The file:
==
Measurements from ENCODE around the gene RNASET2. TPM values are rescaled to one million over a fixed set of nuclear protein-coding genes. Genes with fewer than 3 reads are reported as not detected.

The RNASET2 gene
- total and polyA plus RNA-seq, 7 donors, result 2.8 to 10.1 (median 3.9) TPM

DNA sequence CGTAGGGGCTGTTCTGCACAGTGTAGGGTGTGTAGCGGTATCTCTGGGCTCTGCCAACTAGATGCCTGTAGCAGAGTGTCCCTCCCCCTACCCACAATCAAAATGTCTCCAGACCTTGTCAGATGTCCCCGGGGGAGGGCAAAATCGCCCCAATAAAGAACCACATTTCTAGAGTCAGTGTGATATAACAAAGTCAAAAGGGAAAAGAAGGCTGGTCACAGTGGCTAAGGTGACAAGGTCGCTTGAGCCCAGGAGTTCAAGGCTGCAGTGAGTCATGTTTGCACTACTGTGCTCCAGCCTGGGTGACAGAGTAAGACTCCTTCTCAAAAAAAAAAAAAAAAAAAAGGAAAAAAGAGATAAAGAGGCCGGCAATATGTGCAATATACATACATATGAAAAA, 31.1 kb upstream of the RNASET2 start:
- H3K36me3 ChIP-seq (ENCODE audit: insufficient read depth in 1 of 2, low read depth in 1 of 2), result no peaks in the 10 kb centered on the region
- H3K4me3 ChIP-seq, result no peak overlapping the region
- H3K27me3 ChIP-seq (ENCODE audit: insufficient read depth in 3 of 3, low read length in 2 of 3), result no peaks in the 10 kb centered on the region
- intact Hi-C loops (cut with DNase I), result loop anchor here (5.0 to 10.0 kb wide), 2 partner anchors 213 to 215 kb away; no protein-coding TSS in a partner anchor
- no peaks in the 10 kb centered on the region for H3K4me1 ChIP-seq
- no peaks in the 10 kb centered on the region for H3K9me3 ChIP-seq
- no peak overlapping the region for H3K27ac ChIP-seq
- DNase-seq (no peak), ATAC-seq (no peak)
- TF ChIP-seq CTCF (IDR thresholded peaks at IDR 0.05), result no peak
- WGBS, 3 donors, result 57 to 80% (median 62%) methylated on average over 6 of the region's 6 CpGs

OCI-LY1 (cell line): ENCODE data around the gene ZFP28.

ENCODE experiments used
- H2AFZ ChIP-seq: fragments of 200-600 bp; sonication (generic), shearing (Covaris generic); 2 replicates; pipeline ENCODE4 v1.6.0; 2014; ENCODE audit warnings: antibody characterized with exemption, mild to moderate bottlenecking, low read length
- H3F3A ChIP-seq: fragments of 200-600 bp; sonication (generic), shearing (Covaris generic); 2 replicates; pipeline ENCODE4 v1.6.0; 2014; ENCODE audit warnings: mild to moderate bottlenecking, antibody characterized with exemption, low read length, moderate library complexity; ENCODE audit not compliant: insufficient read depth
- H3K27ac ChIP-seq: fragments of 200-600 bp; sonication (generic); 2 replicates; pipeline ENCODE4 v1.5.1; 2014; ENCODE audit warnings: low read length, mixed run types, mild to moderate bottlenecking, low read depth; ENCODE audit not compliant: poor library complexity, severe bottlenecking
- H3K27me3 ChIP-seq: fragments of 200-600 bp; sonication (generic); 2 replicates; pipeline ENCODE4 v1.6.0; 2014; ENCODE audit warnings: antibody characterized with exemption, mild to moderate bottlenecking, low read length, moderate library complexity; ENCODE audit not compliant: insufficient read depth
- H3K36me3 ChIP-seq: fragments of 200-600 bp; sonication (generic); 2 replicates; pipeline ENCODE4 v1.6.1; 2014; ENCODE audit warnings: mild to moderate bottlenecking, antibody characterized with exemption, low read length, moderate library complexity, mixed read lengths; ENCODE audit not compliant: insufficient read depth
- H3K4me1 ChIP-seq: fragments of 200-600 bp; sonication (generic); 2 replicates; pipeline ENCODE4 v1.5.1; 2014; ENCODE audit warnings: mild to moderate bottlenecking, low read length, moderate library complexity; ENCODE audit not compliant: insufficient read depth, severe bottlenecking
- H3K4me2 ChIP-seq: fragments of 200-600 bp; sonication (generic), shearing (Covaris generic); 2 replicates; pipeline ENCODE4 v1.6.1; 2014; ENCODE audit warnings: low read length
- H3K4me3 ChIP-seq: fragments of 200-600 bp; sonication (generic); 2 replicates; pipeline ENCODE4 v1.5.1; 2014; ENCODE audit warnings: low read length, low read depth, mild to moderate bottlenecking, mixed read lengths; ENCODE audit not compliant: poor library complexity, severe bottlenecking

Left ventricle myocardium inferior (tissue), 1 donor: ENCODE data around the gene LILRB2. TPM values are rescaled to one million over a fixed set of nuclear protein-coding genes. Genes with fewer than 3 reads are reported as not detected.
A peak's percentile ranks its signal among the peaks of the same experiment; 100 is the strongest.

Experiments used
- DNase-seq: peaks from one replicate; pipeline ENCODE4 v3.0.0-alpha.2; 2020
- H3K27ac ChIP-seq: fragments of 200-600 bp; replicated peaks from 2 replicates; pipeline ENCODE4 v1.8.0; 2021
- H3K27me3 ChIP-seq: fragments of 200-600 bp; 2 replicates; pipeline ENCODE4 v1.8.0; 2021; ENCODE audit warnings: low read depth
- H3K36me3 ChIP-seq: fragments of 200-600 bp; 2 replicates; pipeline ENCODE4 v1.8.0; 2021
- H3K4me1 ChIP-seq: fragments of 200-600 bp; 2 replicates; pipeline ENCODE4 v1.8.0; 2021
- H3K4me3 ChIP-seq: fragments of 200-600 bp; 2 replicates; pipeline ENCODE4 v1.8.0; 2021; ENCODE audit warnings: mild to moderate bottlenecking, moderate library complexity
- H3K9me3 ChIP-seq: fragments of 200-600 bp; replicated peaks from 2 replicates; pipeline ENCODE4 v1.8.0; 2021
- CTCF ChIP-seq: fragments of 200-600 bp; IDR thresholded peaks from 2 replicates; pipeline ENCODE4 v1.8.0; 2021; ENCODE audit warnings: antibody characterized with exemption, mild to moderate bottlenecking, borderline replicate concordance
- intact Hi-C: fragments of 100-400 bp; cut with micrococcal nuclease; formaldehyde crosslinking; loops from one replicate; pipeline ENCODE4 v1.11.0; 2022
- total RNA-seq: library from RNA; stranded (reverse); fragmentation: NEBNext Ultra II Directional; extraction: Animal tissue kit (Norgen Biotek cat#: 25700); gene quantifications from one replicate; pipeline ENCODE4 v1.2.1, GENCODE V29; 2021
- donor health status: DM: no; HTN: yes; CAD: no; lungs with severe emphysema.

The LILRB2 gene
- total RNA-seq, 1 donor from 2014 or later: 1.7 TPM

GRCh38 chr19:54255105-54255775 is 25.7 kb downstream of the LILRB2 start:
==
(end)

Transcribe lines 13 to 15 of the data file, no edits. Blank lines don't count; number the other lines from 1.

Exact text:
- TF ChIP-seq CTCF (IDR thresholded peaks at IDR 0.05), result no peak
- WGBS, 3 donors, result 57 to 80% (median 62%) methylated on average over 6 of the region's 6 CpGs

OCI-LY1 (cell line): ENCODE data around the gene ZFP28.